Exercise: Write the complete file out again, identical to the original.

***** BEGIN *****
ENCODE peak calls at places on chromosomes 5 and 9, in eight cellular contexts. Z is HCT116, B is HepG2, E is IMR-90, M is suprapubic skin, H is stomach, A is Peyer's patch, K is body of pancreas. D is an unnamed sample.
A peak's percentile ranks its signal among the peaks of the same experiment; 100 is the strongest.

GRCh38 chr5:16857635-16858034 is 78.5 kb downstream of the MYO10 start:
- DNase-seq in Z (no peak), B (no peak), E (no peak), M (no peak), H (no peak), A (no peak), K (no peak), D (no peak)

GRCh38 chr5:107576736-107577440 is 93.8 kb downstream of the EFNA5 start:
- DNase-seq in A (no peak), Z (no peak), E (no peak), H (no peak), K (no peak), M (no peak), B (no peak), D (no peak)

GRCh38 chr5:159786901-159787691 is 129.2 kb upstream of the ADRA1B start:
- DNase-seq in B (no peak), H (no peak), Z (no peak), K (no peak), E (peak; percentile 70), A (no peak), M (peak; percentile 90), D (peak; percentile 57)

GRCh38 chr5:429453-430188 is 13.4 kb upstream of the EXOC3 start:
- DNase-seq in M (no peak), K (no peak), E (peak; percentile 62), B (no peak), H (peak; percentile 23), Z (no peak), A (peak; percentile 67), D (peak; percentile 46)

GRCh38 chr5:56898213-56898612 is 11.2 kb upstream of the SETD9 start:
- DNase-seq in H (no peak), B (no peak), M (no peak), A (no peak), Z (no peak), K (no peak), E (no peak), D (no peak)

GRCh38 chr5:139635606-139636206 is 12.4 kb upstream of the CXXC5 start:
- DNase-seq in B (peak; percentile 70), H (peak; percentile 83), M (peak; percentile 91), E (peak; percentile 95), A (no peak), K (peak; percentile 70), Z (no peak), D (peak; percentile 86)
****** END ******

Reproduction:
ENCODE peak calls at places on chromosomes 5 and 9, in eight cellular contexts. Z is HCT116, B is HepG2, E is IMR-90, M is suprapubic skin, H is stomach, A is Peyer's patch, K is body of pancreas. D is an unnamed sample.
A peak's percentile ranks its signal among the peaks of the same experiment; 100 is the strongest.

GRCh38 chr5:16857635-16858034 is 78.5 kb downstream of the MYO10 start:
- DNase-seq in Z (no peak), B (no peak), E (no peak), M (no peak), H (no peak), A (no peak), K (no peak), D (no peak)

GRCh38 chr5:107576736-107577440 is 93.8 kb downstream of the EFNA5 start:
- DNase-seq in A (no peak), Z (no peak), E (no peak), H (no peak), K (no peak), M (no peak), B (no peak), D (no peak)

GRCh38 chr5:159786901-159787691 is 129.2 kb upstream of the ADRA1B start:
- DNase-seq in B (no peak), H (no peak), Z (no peak), K (no peak), E (peak; percentile 70), A (no peak), M (peak; percentile 90), D (peak; percentile 57)

GRCh38 chr5:429453-430188 is 13.4 kb upstream of the EXOC3 start:
- DNase-seq in M (no peak), K (no peak), E (peak; percentile 62), B (no peak), H (peak; percentile 23), Z (no peak), A (peak; percentile 67), D (peak; percentile 46)

GRCh38 chr5:56898213-56898612 is 11.2 kb upstream of the SETD9 start:
- DNase-seq in H (no peak), B (no peak), M (no peak), A (no peak), Z (no peak), K (no peak), E (no peak), D (no peak)

GRCh38 chr5:139635606-139636206 is 12.4 kb upstream of the CXXC5 start:
- DNase-seq in B (peak; percentile 70), H (peak; percentile 83), M (peak; percentile 91), E (peak; percentile 95), A (no peak), K (peak; percentile 70), Z (no peak), D (peak; percentile 86)